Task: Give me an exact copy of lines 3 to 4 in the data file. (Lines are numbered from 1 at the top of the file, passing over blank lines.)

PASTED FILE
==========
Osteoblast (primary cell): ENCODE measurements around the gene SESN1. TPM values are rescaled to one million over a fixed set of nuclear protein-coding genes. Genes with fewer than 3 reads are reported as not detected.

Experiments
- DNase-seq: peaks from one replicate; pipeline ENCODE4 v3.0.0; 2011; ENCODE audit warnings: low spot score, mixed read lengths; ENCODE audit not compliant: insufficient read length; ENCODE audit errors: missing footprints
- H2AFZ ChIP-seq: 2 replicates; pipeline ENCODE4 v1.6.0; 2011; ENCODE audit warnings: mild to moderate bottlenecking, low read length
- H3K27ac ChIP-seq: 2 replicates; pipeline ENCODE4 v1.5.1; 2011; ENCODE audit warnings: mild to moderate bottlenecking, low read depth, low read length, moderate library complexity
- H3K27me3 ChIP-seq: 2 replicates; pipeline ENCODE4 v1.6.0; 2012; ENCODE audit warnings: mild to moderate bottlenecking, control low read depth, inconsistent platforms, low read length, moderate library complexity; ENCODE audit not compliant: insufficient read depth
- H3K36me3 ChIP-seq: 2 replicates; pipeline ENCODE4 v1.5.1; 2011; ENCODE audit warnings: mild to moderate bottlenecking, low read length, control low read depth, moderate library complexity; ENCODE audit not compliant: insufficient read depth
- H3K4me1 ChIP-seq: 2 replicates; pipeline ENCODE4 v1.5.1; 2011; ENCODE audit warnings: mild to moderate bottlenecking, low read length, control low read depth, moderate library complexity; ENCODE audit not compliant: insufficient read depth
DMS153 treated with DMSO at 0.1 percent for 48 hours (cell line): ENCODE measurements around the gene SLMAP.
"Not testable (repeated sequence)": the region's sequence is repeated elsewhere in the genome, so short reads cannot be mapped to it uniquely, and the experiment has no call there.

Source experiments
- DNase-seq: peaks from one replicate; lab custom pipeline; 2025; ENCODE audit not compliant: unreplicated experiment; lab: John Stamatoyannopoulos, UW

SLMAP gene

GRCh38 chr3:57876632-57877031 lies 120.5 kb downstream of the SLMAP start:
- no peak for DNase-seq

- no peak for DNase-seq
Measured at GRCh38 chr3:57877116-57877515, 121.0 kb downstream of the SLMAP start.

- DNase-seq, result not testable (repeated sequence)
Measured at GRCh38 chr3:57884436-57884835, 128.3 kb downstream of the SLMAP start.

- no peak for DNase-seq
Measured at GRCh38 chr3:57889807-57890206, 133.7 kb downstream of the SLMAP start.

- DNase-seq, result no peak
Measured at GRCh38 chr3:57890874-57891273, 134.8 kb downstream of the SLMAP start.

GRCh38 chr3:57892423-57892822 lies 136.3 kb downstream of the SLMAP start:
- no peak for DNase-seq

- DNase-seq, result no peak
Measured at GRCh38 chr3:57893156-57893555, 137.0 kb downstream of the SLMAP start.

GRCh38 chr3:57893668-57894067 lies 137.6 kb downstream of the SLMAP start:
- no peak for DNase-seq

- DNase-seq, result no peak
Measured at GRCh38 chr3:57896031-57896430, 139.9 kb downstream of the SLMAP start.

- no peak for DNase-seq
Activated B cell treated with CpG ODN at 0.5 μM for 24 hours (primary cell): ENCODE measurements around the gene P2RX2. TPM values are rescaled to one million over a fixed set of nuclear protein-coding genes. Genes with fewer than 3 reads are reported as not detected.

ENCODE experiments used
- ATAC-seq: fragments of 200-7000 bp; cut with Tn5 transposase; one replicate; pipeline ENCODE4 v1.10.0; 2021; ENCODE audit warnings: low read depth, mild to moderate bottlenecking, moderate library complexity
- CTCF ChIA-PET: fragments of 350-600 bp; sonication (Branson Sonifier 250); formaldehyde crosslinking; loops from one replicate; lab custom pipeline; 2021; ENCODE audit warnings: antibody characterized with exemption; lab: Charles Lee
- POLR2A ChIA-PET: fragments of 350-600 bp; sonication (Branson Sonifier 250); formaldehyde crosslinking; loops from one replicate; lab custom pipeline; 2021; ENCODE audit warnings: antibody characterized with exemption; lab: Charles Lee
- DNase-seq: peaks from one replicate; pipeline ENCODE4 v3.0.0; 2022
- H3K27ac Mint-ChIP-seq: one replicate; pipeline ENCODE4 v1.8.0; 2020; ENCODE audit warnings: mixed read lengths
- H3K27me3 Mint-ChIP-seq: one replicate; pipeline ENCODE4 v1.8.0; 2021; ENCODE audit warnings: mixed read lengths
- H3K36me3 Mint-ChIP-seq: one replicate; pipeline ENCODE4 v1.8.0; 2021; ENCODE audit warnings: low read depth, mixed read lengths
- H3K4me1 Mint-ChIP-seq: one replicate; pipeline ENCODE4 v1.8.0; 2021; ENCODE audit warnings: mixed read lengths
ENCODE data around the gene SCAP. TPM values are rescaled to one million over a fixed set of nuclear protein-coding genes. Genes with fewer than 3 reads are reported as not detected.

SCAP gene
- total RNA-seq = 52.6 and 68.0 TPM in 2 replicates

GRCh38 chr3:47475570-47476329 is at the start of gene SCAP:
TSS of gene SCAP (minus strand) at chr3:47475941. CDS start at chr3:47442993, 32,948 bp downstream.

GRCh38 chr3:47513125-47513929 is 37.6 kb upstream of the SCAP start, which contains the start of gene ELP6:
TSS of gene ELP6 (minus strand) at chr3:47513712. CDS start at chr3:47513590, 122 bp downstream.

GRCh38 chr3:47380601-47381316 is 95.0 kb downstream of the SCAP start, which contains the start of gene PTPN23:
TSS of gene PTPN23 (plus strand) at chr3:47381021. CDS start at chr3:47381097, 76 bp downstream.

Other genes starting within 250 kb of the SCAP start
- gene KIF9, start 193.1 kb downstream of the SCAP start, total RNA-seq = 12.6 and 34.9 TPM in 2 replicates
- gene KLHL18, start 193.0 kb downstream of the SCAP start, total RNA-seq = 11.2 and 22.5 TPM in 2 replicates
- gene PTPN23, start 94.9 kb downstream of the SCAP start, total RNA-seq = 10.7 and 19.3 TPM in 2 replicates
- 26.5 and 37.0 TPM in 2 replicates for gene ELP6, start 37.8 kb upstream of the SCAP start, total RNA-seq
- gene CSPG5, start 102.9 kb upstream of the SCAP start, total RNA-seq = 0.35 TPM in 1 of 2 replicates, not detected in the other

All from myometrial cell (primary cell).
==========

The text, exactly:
- DNase-seq: peaks from one replicate; pipeline ENCODE4 v3.0.0; 2011; ENCODE audit warnings: low spot score, mixed read lengths; ENCODE audit not compliant: insufficient read length; ENCODE audit errors: missing footprints
- H2AFZ ChIP-seq: 2 replicates; pipeline ENCODE4 v1.6.0; 2011; ENCODE audit warnings: mild to moderate bottlenecking, low read length